Jozy Altidore has been lauded as the future of U.S. soccer for some time now, but he still hasn't cemented a starting spot with the team.
He completed a high-profile transfer to Spain's Villarreal in 2008 that figured to be the start of his ascent into the face of U.S. soccer. Unfortunately for Altidore, that transfer never worked out and he spent most of his time floundering around during loan spells with Xerez, Hull City and Bursaspor.
Last season, Altidore completed a move to AZ Alkmaar of the Eredivisie and has begun to shown signs of the potential that caught attention when he first debuted in the MLS with the New York Red Bulls.
While representing his country, Altidore has been a fixture in a few key matches but has mostly seen his caps come from friendlies and qualifiers. Here's a few reasons why this must soon change and why Jozy Altidore is the one who holds the key to his international future.
Altidore may be considered a future face of U.S. soccer, but he currently finds himself in competition with the present stars of U.S. soccer.
Still in the prime of their careers, Clint Dempsey and Landon Donovan—29 and 30, respectively—are the best players the U.S. has to offer. Barring any major injuries, they figure to be key fixtures in the starting XI when the U.S. enters major tournament play. Rightfully so.
"Couldn't they all play together though?"
In theory, yes. Altidore would likely be spearheading the U.S. attack in that scenario, but there is another concern, then, that would need to be addressed.
While both Donovan and Dempsey are capable of playing secondary striker roles or winger roles, and such tactics are fixtures in the "European soccer style" that the U.S. is starting to adopt, I doubt Klinsmann has total confidence in employing an open attacking formation.
The U.S. team has never looked rock solid enough to make you believe that it could shoulder the increased defensive responsibility of such an open system. Unless, Klinsmann commits to such a formation right now, I don't think the team would be ready in time to test it at a major competition.
We'd also be remiss if we were to count out Altidore's competition on the bench. Herculez Gomez and Edson Buddle, who recently returned to the LA Galaxy, are both viable attacking options. Likewise, Chris Wondolowski continues to look impressive with the San Jose Earthquakes and is still waiting for his chance to make an impact with the national team.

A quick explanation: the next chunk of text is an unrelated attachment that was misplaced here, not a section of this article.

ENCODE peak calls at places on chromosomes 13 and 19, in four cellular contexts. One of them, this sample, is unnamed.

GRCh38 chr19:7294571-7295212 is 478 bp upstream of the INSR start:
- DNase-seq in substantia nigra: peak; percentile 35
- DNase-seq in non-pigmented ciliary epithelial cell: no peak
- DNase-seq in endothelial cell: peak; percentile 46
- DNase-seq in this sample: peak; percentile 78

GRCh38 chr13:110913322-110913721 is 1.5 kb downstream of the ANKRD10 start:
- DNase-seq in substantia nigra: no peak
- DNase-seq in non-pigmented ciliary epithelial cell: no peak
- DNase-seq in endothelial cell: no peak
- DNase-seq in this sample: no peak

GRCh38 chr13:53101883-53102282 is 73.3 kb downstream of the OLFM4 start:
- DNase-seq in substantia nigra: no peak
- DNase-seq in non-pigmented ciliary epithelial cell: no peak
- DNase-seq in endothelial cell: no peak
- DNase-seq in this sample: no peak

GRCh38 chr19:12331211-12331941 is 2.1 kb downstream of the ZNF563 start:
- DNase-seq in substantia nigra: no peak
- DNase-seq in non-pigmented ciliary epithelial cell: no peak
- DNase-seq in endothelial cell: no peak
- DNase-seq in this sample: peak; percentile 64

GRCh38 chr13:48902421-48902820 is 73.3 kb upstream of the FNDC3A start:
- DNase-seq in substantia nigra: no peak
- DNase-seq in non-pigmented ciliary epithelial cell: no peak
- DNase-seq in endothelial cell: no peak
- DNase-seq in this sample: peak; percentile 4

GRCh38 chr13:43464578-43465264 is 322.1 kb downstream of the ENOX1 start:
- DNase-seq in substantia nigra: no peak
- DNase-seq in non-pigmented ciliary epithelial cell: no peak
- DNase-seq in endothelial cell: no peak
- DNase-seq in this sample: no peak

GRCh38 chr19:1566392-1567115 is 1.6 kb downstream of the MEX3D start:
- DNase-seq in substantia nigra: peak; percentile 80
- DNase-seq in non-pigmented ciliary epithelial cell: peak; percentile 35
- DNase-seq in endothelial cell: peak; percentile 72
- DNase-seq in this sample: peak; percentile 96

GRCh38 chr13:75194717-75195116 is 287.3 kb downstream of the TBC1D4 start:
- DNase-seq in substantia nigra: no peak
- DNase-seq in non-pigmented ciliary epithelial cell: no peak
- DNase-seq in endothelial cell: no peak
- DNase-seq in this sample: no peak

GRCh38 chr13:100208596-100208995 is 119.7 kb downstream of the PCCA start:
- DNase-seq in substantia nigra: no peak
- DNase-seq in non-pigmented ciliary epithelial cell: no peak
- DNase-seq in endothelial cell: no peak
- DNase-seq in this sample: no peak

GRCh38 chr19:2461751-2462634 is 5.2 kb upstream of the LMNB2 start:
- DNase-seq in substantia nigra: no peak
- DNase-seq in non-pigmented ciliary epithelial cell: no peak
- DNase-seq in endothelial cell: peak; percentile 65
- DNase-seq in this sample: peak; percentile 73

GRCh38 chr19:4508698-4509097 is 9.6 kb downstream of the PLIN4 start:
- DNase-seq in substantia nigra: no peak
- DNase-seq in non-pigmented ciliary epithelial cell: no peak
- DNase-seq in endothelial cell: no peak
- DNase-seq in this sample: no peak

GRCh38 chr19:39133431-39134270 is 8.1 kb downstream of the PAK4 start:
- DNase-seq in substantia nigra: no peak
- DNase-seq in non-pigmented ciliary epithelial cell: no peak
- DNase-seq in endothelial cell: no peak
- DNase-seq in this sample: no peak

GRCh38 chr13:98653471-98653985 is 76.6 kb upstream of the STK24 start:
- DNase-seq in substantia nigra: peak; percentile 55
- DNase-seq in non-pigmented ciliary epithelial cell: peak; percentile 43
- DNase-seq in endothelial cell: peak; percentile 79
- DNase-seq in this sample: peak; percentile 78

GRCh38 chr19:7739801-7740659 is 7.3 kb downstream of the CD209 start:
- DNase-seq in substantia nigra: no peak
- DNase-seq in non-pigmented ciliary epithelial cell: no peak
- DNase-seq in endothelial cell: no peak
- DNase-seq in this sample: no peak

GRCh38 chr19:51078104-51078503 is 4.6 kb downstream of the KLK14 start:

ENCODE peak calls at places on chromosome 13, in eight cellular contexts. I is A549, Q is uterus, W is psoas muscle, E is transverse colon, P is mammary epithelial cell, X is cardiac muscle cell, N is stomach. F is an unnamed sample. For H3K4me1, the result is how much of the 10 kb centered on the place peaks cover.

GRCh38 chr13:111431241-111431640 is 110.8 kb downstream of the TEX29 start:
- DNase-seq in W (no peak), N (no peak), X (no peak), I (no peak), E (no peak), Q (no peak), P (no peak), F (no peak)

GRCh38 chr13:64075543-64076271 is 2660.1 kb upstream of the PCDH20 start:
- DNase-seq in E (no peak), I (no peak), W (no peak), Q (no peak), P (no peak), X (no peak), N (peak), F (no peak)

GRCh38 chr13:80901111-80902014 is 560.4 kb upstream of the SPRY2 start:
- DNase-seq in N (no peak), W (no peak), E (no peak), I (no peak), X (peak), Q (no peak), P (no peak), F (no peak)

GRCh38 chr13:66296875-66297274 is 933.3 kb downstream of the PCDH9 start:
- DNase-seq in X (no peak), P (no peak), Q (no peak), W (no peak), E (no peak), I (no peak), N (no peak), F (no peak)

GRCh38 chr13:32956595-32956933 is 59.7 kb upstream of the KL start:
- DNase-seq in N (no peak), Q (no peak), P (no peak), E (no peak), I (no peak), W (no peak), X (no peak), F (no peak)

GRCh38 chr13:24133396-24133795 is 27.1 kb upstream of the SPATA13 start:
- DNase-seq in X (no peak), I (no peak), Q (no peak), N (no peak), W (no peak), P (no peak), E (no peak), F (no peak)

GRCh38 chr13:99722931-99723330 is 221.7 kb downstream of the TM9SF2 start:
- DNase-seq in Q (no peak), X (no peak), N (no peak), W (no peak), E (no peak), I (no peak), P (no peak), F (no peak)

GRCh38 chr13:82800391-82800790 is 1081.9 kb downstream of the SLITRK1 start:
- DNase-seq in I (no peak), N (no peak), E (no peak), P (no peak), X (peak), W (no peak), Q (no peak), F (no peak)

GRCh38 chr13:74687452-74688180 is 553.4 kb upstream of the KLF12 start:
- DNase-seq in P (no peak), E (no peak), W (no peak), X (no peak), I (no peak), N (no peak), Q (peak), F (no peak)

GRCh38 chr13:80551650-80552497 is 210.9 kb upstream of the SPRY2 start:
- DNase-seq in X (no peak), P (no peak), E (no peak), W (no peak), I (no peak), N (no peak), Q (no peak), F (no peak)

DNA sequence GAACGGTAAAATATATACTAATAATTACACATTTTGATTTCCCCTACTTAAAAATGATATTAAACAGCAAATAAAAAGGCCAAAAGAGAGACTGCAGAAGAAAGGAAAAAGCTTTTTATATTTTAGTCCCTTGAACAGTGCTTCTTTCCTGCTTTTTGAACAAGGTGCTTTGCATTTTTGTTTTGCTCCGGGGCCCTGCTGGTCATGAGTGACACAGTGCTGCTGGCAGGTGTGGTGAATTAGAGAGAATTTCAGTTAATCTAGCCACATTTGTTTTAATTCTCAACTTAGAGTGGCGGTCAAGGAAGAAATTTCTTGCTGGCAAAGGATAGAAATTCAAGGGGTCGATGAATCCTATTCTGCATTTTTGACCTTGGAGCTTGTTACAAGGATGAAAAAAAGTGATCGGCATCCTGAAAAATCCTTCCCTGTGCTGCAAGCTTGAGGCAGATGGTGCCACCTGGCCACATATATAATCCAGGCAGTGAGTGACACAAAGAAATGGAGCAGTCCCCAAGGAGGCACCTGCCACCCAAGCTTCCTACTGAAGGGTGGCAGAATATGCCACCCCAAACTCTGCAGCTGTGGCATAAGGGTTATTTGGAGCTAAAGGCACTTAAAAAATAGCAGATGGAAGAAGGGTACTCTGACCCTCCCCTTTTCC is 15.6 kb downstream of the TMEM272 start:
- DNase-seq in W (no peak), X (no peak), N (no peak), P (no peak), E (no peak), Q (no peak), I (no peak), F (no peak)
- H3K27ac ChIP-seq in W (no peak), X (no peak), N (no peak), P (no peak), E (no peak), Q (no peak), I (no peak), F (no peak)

Altidore has the skill, but, with so many others fighting for spots, he needs to stand out amongst the bunch.
Enter: European football
Since Jurgen Klinsmann took over for Bob Bradley, he has put a European spin on the way he runs the national team. This is, perhaps, most noticeable after the European-style training camp he put the team through back in January of this year.
Whether you agree with his methods or not, Klinsmann has the right idea. If you realize that your team is not as strong as the other teams it has to face and don't do everything you can to correct the situation then you're not doing your job as coach.
Part of the problem Klinsmann and the U.S. team face is that, unfortunately, the competition in the MLS pales in comparison to the type of competition a player would see in a top-tier European league like La Liga or the Premier League. It's the nature of the beast.
That's why he has suggested and encouraged any players who have the opportunity to make the move to Europe to sharpen, hone and test their skills with some of the best players in the world.
Altidore made his move to Europe long before Klinsmann was introduced as coach of the national team, but it wasn't until his recent move to the Eredivisie, with AZ Alkmaar, that he truly began to shine.
Last season he contributed 19 total goals, including four during the group stages of the Europa League. This season, Altidore has continued that success. In fact, his goal during AZ's draw with RKC Waalwijk this weekend was his eighth of the season which is top in both the Dutch league and among players in other European leagues.
If Altidore can continue a successful run in Europe, there's no doubt we will be seeing more of him in attack for the United States.
Whether it is warranted or not, the U.S. national team is continuously called on to prove their worth to the international soccer world. They currently sit 33rd in the FIFA rankings which, though up from their record low of 36th this past July (via FIFA.com), still is not where the team and the players want to be.
FIFA rankings, like any set of rankings, are just reference, but they are the most accurate representation of a team's position amongst the rest of the world.
The U.S. is looking upward at the fourth spot, which they held back in 2006 (via FIFA.com), and wondering how they can get back.
This is where Jozy Altidore comes in to stake his claim. This is where he finally starts to reach his potential.
To Jozy's credit, he hasn't been a nobody for the national team. There have been times when he has been ncredibly frustrating to watch. He'll take one too many touches or a make poor shot selection. Still, he's scored 13 goals in his 51 capped games, roughly 25 percent, which is a noteworthy accomplishment.
However, like I alluded to in the introduction, this has mostly come in qualifying games and friendlies. Not to discredit those goals, but if he really wants to make a name for himself then he needs to start scoring all the important goals too. When he gets the opportunity to play, he needs to prove he belongs.
Every team has a star and it's time for Jozy Altidore to step up and take over that role for the United States.
Everyone believes he can be that star and I think he believes it as well. The time for believing, however, has passed.
It's time for the show.